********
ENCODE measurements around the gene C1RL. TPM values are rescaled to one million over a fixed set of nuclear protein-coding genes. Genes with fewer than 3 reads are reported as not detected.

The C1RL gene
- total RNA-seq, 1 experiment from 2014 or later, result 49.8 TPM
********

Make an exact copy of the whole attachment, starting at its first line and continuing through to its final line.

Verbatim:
ENCODE measurements around the gene C1RL. TPM values are rescaled to one million over a fixed set of nuclear protein-coding genes. Genes with fewer than 3 reads are reported as not detected.

The C1RL gene
- total RNA-seq, 1 experiment from 2014 or later, result 49.8 TPM